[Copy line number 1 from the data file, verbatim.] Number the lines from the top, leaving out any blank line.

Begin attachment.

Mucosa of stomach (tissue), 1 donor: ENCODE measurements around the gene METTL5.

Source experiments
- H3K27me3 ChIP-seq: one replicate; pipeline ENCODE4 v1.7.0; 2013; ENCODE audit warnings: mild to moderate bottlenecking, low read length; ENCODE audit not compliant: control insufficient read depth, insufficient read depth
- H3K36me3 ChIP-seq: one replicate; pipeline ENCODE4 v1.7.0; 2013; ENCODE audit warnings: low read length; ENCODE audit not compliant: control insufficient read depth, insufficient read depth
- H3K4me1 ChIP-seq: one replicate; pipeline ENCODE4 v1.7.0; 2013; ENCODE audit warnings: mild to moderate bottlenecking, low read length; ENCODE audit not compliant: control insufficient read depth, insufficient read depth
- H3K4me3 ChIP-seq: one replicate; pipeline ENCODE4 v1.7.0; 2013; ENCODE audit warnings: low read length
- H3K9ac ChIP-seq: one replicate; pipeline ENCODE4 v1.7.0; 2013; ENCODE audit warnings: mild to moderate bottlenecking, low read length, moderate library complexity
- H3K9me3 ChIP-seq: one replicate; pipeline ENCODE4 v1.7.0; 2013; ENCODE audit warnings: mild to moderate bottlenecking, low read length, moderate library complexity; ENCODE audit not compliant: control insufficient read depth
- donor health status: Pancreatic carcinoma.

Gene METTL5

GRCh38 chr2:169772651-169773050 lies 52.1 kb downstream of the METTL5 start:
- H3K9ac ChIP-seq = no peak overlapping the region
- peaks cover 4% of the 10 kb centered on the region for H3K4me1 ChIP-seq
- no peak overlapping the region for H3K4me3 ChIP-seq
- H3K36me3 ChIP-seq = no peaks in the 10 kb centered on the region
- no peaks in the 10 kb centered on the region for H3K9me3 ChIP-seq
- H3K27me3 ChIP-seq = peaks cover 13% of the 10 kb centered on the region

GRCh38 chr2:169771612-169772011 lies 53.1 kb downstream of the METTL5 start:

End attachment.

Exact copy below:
Mucosa of stomach (tissue), 1 donor: ENCODE measurements around the gene METTL5.